Seven Stories Press has just published activist and women's heath writer Laura Eldridge's book In Our Control: The Complete Guide to Contraceptive Choices for Women. I'm about halfway through the book, but I can't stop myself from blogging about it. I really, really love this book and encourage every woman out there to read it. Eldridge opens the book by talking about her own relationship with The Pill. She candidly relates how over the course of years, she rode a rollercoaster of side effects, including depression and migraines. Though she goes on to situate herself as someone who is neither for nor against the pill or pharmaceuticals in general, I have to say, as someone who had a rough time using hormonal contraception, I felt camaraderie reading her introduction. She also unequivocally supports women making informed contraceptive choices that relate to their specific needs and health conditions, which is great.
It was eye-opening to read about the history of contraception in the United States, particularly that birth control was far less controversial and widely practiced prior to the Civil War. She writes about how demographic changes such as immigration and migration, as well as urbanization (which opens up new social and sexual possibilities for single, working women) gave way to both laws against contraception--on the basis that the "correct" people needed to be having more babies--and movements for contraception, which themselves were sometimes related to poverty control and, in the UK, eugenics.
Eldridge goes on to discuss the history and practice of hormonal contraception, which also has a disturbing past. A fascinating history aside, she also quite practically discusses the ins and outs of the pill's impact on women's health. These side effects, though rare to varying degrees, include cardiovascular issues such as heart attacks and blood clotting, strokes, and depression, all supported by studies from around the world.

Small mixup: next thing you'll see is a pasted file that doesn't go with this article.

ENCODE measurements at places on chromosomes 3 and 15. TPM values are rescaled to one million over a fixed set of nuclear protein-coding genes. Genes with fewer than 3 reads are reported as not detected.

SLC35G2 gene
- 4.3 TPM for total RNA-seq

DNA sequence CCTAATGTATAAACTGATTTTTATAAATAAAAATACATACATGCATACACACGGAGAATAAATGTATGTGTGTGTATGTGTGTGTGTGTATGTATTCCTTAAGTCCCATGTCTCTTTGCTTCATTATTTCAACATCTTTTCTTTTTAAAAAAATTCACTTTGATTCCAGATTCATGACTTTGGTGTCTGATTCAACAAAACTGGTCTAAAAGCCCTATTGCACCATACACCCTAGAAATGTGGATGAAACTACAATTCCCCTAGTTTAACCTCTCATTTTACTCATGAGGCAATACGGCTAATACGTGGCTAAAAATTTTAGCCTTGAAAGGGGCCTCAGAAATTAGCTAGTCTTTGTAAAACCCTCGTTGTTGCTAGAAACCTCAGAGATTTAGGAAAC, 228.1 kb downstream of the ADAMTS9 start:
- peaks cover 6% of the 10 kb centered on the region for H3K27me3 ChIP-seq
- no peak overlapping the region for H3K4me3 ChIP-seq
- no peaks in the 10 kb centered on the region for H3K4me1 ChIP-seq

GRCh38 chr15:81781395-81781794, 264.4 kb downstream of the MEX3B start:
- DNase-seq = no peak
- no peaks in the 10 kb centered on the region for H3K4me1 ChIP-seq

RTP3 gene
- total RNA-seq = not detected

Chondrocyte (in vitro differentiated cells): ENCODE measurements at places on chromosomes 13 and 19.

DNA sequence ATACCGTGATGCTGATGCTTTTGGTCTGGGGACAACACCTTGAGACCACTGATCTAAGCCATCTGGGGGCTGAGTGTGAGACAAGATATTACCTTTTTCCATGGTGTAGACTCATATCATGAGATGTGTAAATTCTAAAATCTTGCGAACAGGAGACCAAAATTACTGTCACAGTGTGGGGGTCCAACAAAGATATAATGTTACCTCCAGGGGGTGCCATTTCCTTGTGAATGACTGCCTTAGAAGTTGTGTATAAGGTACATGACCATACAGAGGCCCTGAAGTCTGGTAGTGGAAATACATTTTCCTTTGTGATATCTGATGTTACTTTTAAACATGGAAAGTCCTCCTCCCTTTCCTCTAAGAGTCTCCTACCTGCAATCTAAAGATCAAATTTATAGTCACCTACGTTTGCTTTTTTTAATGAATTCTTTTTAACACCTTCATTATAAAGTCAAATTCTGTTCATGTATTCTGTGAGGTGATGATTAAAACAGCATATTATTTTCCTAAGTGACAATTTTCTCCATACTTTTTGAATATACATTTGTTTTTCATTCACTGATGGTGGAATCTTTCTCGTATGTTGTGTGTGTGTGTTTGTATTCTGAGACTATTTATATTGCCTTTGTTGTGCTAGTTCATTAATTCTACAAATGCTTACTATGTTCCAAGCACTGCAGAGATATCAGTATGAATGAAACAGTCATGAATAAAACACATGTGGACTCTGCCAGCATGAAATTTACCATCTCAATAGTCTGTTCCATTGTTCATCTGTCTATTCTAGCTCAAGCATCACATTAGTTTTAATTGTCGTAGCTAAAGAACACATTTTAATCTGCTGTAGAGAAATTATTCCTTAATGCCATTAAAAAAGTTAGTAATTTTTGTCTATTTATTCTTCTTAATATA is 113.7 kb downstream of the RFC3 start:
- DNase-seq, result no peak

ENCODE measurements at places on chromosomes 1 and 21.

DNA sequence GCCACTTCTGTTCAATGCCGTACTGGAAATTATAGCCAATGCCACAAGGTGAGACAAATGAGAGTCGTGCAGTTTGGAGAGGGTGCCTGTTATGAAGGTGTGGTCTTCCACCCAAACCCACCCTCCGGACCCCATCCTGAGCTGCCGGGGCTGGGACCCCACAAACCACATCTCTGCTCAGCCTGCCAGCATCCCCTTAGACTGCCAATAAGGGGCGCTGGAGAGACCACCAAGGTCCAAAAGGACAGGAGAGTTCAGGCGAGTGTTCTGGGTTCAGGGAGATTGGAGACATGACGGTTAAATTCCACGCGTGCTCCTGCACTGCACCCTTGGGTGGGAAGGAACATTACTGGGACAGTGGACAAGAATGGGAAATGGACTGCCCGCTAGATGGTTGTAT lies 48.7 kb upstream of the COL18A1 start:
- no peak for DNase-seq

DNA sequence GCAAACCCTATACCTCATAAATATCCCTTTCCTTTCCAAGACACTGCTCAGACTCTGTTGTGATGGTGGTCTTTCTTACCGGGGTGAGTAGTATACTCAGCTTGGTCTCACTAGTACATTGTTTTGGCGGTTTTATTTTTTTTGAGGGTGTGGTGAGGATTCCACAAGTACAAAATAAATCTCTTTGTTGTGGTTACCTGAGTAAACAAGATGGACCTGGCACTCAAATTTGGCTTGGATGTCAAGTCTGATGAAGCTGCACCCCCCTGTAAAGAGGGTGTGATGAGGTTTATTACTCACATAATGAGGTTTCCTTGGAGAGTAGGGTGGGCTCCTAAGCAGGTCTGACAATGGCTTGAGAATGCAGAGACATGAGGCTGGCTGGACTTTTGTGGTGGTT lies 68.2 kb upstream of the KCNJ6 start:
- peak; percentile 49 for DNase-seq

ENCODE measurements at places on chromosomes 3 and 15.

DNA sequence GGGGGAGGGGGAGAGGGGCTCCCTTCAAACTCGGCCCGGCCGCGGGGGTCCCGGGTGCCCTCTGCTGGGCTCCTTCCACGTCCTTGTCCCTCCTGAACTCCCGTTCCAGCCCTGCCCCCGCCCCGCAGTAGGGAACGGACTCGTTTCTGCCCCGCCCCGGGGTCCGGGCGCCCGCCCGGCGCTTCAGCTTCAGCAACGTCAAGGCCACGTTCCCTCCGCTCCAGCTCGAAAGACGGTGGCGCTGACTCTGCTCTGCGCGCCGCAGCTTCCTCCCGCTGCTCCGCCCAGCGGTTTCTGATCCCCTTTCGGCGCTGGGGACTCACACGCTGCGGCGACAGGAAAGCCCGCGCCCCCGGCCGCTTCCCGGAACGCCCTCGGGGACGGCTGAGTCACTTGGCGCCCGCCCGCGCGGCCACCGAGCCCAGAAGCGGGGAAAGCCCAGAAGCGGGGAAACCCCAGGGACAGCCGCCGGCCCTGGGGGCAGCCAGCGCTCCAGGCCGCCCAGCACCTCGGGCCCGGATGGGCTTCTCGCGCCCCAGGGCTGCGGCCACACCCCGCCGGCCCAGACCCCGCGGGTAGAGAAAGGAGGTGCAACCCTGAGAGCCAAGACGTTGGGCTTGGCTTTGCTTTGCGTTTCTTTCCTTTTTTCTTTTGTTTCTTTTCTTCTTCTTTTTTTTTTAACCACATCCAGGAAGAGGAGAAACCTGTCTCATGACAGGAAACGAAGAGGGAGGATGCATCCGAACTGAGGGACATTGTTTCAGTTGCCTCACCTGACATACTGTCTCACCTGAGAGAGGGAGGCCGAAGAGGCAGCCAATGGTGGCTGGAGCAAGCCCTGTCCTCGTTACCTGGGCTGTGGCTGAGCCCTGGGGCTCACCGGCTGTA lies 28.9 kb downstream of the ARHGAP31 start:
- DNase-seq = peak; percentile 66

Another chapter I loved chronicled the history of the Fertility Awareness Method, which I'm a fan of. She writes that FAM emerged out of Christian rhythm methodologies, and that it as much a 20th century invention as the pill. FAM practitioners sometimes portray the method as having deep historical roots--that our grandmother's and great-grandmother's and so on practiced it. Eldridge points out that what we know about fertility and the role of the ovaries, at least in this slice of the world, has really only become accurate in the past hundred years, pointing out that for a while there people were told that women ovulate with the onset of menstruation.
I still have more reading to do, but like I said, it's awesome. As someone who has had serious trouble with the pill, and has a general sense of disease with unnecessarily medicating myself, I can say that I really wish this book had come out when I was 16.
Also, Seven Stories Press has just published Ina May Gaskin's Birth Matters: A Midwife's Manifesta, which I can't wait to read.